DATA, DESIGN, DISORDER
DATA, DESIGN, DISORDER
a series of short posts

Reflecting on the posts that I’ve written for my website, I’m concerned that my writing feels a bit fake. I doubt it feels fake to other people, as I’ve written my honest opinions and my style is hardly constrained by traditional conventions and norms. I am worried because my writing feels fake to me. It doesn’t reflect my own way of thinking; it’s far too tidy, too orderly, too put together to truly express my thoughts.

Of course, it would be terrible if writing actually revealed a person’s unfiltered ideas. The same sentences or meaningless words would be repeated over and over as the author relives inconsequential moments that occurred earlier in the day. No one really has control over their own thoughts, and so we’d be forced to peer into the hell hole that is the human mind. It would be deeply unpleasant and pointless.

However, I do want to be true to myself, and something about the orderly nature of my posts is starting to annoy me. Inside my head I feel chaos; I don’t understand my own interests, and my ideas feel disjointed and clumsy. My mind is full of competing, seemingly disparate topics fighting for attention, and I want to find a way to understand that. This post is for me, and in some ways is about me as well.

To slightly cut down on the weirdness, I will at least tell you what each part is about. Part One is about Facebook, Cambridge Analytica, data sharing, Google, and the GDPR. Part Two is very short, and touches on the concept of design. Part Three is about data and programming, the value of old data, and real-time processing. Part Four is about the media industry generally.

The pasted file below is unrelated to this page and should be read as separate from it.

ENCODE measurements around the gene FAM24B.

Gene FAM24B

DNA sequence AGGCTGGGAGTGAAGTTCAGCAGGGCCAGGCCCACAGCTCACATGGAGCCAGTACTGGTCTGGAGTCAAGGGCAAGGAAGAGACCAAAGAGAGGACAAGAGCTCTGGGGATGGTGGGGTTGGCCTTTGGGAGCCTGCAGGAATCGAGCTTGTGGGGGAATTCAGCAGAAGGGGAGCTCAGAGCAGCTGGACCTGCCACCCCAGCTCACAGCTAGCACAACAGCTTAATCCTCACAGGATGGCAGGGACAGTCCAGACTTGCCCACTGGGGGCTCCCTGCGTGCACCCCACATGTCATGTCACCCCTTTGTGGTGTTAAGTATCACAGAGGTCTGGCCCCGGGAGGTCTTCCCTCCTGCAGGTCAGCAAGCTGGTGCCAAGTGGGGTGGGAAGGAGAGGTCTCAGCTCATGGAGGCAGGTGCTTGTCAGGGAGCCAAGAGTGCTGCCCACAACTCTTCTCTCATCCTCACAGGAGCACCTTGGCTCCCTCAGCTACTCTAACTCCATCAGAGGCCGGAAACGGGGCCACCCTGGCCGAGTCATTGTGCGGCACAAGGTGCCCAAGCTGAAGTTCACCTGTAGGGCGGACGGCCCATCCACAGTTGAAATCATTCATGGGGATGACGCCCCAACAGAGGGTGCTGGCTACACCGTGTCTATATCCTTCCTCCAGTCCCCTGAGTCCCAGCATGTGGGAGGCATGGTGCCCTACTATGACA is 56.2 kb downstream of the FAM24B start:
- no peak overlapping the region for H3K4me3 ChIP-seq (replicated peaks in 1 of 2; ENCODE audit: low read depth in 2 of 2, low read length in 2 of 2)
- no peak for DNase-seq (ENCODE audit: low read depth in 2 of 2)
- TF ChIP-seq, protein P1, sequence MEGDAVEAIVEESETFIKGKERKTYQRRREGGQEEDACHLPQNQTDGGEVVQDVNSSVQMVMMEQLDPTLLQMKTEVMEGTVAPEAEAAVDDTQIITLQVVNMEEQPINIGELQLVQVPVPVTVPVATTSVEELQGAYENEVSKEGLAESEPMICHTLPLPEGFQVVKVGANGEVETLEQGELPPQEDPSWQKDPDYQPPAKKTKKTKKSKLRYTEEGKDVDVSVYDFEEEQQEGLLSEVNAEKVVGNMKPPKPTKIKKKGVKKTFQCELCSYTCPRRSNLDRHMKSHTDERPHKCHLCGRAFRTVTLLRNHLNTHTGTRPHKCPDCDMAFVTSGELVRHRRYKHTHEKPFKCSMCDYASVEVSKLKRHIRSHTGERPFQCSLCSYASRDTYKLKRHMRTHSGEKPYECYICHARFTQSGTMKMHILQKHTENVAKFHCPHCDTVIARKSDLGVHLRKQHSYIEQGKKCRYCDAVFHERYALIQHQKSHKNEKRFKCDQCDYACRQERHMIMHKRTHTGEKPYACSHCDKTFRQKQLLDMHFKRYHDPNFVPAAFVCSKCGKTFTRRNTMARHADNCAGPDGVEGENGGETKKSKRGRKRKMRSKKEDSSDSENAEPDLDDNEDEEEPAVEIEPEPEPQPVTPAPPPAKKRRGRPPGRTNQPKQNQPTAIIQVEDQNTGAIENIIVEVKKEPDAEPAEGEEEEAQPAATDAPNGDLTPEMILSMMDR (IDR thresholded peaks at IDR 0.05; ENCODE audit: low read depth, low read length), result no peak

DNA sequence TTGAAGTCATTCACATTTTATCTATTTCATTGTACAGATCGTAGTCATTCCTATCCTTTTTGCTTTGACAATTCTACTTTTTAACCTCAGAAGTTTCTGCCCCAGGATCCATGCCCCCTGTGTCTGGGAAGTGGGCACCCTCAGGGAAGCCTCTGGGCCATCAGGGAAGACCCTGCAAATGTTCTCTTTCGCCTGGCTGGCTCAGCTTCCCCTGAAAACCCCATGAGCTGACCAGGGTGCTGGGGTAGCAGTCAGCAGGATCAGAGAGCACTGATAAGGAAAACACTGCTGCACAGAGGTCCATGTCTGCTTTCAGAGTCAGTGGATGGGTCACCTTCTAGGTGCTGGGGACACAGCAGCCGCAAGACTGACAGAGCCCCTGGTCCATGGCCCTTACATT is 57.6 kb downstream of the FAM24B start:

ONE
ONE

The Facebook / Cambridge Analytica story is an odd one. There are so many pieces to it that I feel people aren’t getting. This data isn’t your data, it’s Facebook’s data about you. Sure there is a consent issue here: you agreed to give it to Facebook, albeit probably unknowingly, not to Cambridge Analytica. But is that really what gets people so worked up? Are we really that mad that it was Cambridge Analytica, not Facebook, doing the “microtargeting”? Plus, all the media organizations making a big deal out of this are being a bit hypocritical. After all, open dev tools and you’ll quickly see the ad tech hell hole they operate in. Your data is being smeared across the internet.

On the other hand, this is all very timely. The GDPR is two months away and no one is ready. That is not especially surprising, given that media companies have never really had to be involved in big regulatory compliance efforts before. What is surprising is how unprepared Google seems to be. Just a few weeks ago I wrote a post arguing that Google Analytics collects personal data, and that Google Analytics does not offer the necessary tools to handle that. Then last week Google sent out an email basically agreeing, and promising to make those tools before the GDPR comes into force. It surprises me that it took Google this long.